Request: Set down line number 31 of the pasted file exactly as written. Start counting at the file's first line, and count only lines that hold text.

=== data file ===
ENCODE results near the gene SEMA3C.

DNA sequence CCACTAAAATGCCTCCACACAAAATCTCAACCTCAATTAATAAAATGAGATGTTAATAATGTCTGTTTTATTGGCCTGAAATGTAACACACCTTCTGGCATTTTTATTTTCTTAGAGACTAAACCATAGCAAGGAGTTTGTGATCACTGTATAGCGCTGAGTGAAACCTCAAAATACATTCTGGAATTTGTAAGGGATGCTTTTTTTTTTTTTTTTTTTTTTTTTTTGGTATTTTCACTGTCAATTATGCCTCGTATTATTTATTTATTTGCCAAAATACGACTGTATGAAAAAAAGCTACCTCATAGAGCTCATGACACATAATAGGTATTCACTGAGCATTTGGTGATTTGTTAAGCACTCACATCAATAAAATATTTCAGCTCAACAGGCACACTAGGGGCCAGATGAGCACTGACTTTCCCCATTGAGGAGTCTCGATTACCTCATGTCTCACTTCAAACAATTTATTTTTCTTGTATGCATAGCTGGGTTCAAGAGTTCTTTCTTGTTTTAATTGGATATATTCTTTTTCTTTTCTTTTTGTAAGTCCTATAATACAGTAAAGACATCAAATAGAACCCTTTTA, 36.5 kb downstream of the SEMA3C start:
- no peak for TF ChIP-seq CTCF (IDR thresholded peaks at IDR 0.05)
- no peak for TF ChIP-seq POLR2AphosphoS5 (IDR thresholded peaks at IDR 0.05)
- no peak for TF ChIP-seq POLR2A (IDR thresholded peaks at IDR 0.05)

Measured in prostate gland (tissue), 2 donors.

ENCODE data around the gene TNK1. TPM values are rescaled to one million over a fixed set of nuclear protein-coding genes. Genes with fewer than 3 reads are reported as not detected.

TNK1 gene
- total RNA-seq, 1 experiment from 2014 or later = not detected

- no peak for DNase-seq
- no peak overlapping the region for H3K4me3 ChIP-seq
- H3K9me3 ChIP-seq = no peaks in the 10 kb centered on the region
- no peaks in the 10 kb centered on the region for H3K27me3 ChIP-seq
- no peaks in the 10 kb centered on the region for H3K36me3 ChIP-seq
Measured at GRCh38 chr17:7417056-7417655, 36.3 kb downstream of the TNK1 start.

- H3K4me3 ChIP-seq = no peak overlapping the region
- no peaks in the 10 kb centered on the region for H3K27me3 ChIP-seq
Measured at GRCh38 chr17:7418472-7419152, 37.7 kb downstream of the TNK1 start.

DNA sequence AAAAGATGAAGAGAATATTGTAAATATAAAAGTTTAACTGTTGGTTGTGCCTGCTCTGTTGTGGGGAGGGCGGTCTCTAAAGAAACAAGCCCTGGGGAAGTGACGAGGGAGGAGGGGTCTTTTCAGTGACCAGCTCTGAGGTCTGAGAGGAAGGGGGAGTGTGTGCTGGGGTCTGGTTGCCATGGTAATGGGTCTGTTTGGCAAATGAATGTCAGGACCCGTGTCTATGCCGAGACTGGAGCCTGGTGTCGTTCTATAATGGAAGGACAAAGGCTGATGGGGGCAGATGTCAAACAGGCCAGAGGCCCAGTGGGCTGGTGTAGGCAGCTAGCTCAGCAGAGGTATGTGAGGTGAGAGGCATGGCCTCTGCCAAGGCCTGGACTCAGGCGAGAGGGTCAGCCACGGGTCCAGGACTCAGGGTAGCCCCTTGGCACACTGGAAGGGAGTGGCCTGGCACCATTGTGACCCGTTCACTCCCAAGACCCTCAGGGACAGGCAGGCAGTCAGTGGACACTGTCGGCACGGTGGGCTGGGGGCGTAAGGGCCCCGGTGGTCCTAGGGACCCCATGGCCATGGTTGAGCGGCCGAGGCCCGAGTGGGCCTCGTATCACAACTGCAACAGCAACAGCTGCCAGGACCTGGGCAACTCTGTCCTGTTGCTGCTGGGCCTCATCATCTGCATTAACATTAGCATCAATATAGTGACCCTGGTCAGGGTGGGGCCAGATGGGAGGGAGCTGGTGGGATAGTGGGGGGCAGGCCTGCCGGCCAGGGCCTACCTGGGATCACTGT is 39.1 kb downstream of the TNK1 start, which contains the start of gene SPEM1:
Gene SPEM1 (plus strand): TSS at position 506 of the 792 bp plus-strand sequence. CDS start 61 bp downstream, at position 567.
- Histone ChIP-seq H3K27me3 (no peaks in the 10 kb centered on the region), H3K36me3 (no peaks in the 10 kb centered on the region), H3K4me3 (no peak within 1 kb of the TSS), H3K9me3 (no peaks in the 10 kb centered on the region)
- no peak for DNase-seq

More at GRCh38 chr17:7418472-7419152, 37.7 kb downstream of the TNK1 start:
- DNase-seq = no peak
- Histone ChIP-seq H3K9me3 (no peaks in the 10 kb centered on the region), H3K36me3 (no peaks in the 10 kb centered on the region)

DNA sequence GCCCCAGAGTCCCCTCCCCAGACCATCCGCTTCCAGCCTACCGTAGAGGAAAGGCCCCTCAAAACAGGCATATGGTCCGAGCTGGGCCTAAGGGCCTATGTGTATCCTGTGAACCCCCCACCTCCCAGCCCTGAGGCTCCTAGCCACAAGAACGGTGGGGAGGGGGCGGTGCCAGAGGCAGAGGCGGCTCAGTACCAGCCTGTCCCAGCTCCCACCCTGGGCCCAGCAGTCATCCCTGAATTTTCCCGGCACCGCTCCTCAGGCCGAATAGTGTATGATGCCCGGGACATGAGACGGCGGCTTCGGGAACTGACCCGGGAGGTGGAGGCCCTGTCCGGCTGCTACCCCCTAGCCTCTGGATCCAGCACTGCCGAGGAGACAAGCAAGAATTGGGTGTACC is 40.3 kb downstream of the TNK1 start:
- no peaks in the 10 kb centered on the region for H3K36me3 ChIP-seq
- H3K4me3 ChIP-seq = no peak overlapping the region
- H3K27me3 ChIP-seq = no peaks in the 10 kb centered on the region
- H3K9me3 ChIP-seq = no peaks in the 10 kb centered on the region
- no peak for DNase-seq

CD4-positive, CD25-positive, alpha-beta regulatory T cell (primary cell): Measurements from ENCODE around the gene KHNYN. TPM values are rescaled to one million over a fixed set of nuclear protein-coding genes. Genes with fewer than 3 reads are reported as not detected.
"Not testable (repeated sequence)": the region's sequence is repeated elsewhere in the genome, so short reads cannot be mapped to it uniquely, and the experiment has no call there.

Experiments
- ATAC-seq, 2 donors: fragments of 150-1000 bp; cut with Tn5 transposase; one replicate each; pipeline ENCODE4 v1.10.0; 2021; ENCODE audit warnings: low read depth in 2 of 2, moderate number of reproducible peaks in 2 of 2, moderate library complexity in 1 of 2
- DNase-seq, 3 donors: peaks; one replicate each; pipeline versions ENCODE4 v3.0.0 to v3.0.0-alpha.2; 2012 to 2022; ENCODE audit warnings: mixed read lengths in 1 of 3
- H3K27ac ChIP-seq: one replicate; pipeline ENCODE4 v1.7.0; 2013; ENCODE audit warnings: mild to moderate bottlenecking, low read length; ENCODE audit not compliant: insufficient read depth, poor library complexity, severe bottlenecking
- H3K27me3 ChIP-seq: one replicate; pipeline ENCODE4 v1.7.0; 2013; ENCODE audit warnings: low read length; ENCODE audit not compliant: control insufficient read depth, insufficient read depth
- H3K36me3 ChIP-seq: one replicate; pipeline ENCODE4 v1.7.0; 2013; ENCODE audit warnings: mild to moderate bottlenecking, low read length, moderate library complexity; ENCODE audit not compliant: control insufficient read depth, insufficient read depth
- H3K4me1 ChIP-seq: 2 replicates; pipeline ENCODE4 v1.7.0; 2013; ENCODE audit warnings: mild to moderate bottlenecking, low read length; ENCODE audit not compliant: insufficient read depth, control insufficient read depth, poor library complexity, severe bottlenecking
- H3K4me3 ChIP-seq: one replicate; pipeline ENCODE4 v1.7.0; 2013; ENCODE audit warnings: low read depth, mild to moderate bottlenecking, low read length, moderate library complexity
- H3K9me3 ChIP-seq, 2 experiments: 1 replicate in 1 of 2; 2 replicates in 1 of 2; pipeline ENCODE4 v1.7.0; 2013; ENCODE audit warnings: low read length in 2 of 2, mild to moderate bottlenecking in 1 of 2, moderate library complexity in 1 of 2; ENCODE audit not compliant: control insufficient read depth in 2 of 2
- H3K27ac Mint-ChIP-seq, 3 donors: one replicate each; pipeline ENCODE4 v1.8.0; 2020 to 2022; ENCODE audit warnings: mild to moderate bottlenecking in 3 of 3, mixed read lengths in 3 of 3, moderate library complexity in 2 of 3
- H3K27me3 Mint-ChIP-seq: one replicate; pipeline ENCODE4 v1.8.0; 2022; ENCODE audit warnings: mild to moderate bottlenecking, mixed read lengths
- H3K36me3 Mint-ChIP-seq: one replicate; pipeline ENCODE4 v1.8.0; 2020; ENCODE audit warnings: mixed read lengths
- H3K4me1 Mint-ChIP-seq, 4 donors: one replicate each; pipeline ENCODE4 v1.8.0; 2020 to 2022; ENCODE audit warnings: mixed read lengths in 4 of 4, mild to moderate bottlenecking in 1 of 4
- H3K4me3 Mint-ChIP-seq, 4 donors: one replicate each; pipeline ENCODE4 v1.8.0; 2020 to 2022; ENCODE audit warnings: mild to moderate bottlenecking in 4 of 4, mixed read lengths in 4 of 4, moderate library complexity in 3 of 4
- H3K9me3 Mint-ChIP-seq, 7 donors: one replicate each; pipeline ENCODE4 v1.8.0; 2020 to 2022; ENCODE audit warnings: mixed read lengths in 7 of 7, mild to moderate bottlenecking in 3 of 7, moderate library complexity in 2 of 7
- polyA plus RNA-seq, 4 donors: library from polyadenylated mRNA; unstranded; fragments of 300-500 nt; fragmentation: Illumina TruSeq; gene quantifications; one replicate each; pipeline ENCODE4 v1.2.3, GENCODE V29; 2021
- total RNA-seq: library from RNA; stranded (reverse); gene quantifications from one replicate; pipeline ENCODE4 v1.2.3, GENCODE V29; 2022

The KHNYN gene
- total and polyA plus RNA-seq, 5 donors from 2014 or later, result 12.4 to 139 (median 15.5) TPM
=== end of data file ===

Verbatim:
- no peak for DNase-seq